Please use this identifier to cite or link to this item:
Title: Plasma fractalkine is a sustained marker of disease severity and outcome in sepsis patients
Authors: Hoogendijk, Arie J.
Wiewel, Maryse A.
Vught, Lonneke A. van
Scicluna, Brendon P.
Belkasim-Bohoudi, Hakima
Horn, Janneke
Zwinderman, Aeilko H.
Klein Klouwenberg, Peter M.C.
Cremer, Olaf L.
Bonten, Marc M.J.
Schultz, Marcus J.
Poll, Tom van der
Authors: MARS Consortium
Keywords: Biochemical markers -- Diagnostic use
Chemokines -- Immunology
Intensive care units
Outcome assessment (Medical care)
Septicemia -- Diagnosis
Issue Date: 2015
Publisher: BioMed Central Ltd.
Citation: Hoogendijk, A. J., Wiewel, M. A., van Vught, L. A., Scicluna, B. P., Belkasim-Bohoudi, H., Horn, J., ... & van der Poll, T. (2015). Plasma fractalkine is a sustained marker of disease severity and outcome in sepsis patients. Critical Care, 19(1), 1-11.
Abstract: Introduction: Fractalkine is a chemokine implicated as a mediator in a variety of inflammatory conditions. Knowledge of fractalkine release in patients presenting with infection to the Intensive Care Unit (ICU) is highly limited. The primary objective of this study was to establish whether plasma fractalkine levels are elevated in sepsis and associate with outcome. The secondary objective was to determine whether fractalkine can assist in the diagnosis of infection upon ICU admission.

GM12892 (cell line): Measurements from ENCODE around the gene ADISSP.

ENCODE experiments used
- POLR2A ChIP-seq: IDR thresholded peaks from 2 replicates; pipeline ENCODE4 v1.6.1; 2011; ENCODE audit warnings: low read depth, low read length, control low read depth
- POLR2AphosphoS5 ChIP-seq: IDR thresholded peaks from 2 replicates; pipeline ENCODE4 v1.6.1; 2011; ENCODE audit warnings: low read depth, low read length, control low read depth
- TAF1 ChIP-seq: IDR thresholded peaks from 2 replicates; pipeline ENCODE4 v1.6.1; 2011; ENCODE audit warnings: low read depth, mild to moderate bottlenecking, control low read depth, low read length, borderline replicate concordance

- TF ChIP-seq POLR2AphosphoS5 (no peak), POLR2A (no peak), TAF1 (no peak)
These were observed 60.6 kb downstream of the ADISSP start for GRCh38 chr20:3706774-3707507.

Methods: Fractalkine was measured in 1103 consecutive sepsis patients (including 271 patients with community-acquired pneumonia (CAP)) upon ICU admission and at days 2 and 4 thereafter; in 73 ICU patients treated for suspected CAP in whom this diagnosis was refuted in retrospect; and in 5 healthy humans intravenously injected with endotoxin.
Results: Compared to healthy volunteers, sepsis patients had strongly elevated fractalkine levels. Fractalkine levels increased with the number of organs failing, were higher in patients presenting with shock, but did not vary by site of infection. Non-survivors had sustained elevated fractalkine levels when compared to survivors. Fractalkine was equally elevated in CAP patients and patients treated for CAP but in whom the diagnosis was retrospectively refuted. Fractalkine release induced by intravenous endotoxin followed highly similar kinetics as the endothelial cell marker E-selectin.
Conclusions: Plasma fractalkine is an endothelial cell derived biomarker that, while not specific for infection, correlates with disease severity in sepsis patients admitted to the ICU.
Appears in Collections:Scholarly Works - FacHScABS

Items in OAR@UM are protected by copyright, with all rights reserved, unless otherwise indicated.